the party not to venture to the palace, he
declined acting as interpreter. The author
resolved therefore to make the matter known to
the Pasha without his aid; and ascended the
staircase of the seraglio, towards the door of the
apartment where Djezzar had always received
his guests. This he found to be shut. The
guards, mute, or whispering, began their signs
as the party advanced, telling them not to make

The young midshipman, however,
as well as the author, began to knock at the
door, and immediately every one of the guards
fled. It was some time before any notice was

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any noise.

e author

CHAP.

III.

ures,

7 no more mined, the

informasi ith him i ng-boat

, te

ailors

, and's

ompant be

the share men Djecu certain dan I wake him.

during the repose he took in the day.

taken of this summons; but at length the door be compels was opened by a slave, employed in driving

flies from the Pasha's face during his sleep, and were not

who always remained with him, in the outer
apartment of his charem, for this purpose,

This
man, after putting his finger to his lips, pushed
the author and his companions from the passage,
saying, Heida! heida, Djour! Hist! hist !
that is to say, Begone, begone, Infidel! Hush!
hush !” They then called loudly for Djezzar ;
and presently heard the murmuring of the old
Pasha's voice in the inner apartment, somewhat
milder than the growling of a bear roused from
his repose, calling for his slave.

As soon as he had been told the cause of the disturbance, he ordered the party to be admitted. The author presented himself foremost, with his sack of stones; and understanding enough of Arabic to comprehend Djezzar when he asked what was the matter, untied the cloth, and rolled the stones before him upon the floor ; shewing him, at the same time, the seaman's broken shins and wounded shoulder. Bertocino was now loudly called for by the Pasha, and, of course, compelled to make his appearance ; Djezzar making signs to the author and to the young officer to remain seated by him until his Interpreter arrived. As soon as Bertocino had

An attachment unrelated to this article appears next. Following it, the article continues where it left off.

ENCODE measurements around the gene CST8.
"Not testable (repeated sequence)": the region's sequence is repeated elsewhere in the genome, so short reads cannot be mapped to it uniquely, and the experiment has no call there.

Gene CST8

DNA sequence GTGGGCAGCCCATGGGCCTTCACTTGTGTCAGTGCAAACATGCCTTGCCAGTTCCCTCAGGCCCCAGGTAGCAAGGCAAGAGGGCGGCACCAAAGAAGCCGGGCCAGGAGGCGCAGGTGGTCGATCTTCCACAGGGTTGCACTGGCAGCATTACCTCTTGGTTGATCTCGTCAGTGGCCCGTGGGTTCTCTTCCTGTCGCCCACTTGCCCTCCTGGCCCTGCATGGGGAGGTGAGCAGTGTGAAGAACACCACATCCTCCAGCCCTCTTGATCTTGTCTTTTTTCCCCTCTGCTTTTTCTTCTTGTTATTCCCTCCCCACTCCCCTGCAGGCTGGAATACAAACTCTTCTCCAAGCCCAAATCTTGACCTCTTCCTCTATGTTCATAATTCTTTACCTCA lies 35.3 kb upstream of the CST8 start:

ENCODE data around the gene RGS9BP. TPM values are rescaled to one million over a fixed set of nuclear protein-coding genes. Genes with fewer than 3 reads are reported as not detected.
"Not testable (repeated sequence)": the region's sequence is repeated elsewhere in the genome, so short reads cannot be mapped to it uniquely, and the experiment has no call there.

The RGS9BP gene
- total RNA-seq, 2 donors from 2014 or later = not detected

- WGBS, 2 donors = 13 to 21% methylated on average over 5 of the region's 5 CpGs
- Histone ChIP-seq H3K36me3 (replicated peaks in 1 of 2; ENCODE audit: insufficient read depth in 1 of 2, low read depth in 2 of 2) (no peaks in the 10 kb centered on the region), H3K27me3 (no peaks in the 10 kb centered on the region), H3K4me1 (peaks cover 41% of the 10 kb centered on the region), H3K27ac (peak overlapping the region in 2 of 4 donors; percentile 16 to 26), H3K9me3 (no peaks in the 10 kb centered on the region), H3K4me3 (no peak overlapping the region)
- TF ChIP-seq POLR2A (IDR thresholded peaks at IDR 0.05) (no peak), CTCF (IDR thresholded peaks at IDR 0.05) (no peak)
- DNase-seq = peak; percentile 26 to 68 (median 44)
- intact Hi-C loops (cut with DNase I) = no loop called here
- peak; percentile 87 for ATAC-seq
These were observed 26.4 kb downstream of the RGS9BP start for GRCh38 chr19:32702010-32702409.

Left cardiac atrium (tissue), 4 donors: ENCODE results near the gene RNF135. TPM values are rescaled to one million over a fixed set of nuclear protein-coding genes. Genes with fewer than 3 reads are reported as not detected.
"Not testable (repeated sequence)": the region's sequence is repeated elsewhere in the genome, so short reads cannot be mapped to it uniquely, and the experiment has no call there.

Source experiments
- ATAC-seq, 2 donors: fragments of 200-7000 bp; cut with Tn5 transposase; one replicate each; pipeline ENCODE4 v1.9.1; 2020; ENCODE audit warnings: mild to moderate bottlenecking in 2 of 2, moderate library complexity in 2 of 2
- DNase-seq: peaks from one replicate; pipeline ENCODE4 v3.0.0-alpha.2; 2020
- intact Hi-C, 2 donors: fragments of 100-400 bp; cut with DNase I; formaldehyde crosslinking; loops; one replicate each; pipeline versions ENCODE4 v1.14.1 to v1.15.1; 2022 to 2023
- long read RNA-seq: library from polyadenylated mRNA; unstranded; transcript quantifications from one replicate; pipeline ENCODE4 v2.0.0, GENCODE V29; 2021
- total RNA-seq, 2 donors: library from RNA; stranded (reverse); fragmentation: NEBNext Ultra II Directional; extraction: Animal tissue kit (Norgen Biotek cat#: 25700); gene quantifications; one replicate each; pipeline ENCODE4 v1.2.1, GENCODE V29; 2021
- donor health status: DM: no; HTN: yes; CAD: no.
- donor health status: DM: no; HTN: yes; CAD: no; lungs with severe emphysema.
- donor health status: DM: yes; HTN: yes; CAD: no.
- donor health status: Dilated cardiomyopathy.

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palace,

The auth ter knows iscended on

· door of the

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shut 1 i their

,

not to make D, homeTE jock at

the grain notice tri

CHAP.

III.

This man

OF

HIS

VISAGE

WAS

placed himself, as usual, upon his knees, by
the Pasha's side, and informed him of the cause
of this visit, an order was given to one of the
attendants, to bring the Captain of the Guard
instantly into Djezzar's presence.
came : it appeared that his absence from his
post the preceding evening had given occasion
to the attack made upon the long-boat; some of
the fanatic Arabs thinking it a fine opportunity
to strike a blow at a party of Infidels. Nothing
could exceed the expression of fury visible in
Djezzar's countenance at this intelligence. It
might have been said of him, as of Nebuchad-
nezzar,

« THE FORM
CHANGED.” Drawing his dagger, he beckoned
the officer,--as Bertocino trembling said, " Now
you will be satisfied !What,” said the author,
“is he going to do?To put to death that poor
man,added he: and scarcely were the words
uttered, than the author, being more terrified
than any of the party, caught hold of Djezzar's
arm; the midshipman adding also his entreaties,
and every one earnestly supplicating pardon for
the poor victim. All that could be obtained
was, permission from the Pasha to have the
punishment suspended until Captain Culverhouse
was informed of the circumstance, who, coming
on shore, saved the man's life; but nothing
could prevail upon Djezzar to grant him a free